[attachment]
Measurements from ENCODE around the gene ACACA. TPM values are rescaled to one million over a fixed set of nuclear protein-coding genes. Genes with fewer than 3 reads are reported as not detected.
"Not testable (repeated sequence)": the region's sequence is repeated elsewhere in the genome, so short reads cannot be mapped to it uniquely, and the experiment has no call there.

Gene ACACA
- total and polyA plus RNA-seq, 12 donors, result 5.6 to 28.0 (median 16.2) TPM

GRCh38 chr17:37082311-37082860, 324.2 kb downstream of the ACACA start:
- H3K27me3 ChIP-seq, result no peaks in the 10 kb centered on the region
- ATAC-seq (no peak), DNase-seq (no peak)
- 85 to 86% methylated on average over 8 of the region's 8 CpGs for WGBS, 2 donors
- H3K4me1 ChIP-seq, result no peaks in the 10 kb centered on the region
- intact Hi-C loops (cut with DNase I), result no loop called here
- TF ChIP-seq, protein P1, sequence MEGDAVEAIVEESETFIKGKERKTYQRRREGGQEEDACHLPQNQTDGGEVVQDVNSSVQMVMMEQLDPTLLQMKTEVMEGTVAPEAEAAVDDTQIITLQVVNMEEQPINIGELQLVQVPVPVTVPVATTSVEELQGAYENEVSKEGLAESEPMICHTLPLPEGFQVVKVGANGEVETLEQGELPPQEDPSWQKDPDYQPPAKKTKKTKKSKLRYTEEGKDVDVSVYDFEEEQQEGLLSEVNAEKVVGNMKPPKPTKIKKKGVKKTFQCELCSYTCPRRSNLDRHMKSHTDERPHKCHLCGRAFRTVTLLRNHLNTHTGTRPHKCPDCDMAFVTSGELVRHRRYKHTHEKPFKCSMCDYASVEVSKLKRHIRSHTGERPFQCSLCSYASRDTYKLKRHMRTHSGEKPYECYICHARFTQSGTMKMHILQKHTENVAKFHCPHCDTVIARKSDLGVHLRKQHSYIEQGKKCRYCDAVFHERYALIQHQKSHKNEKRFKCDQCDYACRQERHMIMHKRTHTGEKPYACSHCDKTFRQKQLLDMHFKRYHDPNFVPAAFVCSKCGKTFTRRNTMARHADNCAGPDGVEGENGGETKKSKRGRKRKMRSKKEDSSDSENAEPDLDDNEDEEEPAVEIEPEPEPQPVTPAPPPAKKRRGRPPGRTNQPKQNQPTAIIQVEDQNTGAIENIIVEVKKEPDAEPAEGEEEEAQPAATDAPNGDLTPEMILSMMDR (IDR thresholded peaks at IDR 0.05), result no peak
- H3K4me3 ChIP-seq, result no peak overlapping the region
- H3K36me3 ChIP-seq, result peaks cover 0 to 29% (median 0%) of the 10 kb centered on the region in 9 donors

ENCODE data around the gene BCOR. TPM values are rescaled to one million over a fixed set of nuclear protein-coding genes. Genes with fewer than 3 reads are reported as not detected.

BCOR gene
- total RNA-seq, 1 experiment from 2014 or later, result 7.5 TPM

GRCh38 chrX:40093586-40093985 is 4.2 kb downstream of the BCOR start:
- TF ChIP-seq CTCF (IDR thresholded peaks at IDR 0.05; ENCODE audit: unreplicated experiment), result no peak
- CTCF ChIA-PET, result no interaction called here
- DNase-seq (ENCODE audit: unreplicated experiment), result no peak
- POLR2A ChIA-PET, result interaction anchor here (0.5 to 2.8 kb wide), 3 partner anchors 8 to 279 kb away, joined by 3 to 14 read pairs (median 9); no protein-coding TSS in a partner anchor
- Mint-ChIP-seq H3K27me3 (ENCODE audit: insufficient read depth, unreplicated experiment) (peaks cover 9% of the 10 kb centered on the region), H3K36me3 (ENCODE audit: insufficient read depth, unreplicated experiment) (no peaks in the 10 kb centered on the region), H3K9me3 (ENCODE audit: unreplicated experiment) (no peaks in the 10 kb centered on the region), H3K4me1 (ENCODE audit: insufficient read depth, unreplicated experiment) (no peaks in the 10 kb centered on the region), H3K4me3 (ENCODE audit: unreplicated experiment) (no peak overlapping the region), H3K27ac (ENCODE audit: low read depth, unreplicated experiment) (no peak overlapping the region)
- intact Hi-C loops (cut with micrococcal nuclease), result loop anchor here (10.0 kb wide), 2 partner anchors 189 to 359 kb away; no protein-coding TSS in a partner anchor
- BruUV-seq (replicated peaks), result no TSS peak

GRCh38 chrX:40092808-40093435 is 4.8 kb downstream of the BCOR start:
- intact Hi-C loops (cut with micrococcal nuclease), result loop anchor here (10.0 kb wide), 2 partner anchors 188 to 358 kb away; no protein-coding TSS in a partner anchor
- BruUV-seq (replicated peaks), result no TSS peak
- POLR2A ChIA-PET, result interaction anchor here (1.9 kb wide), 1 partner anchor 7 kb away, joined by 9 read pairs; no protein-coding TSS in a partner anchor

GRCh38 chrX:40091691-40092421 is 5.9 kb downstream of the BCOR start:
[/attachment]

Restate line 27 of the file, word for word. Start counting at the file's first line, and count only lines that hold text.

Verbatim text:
- BruUV-seq (replicated peaks), result no TSS peak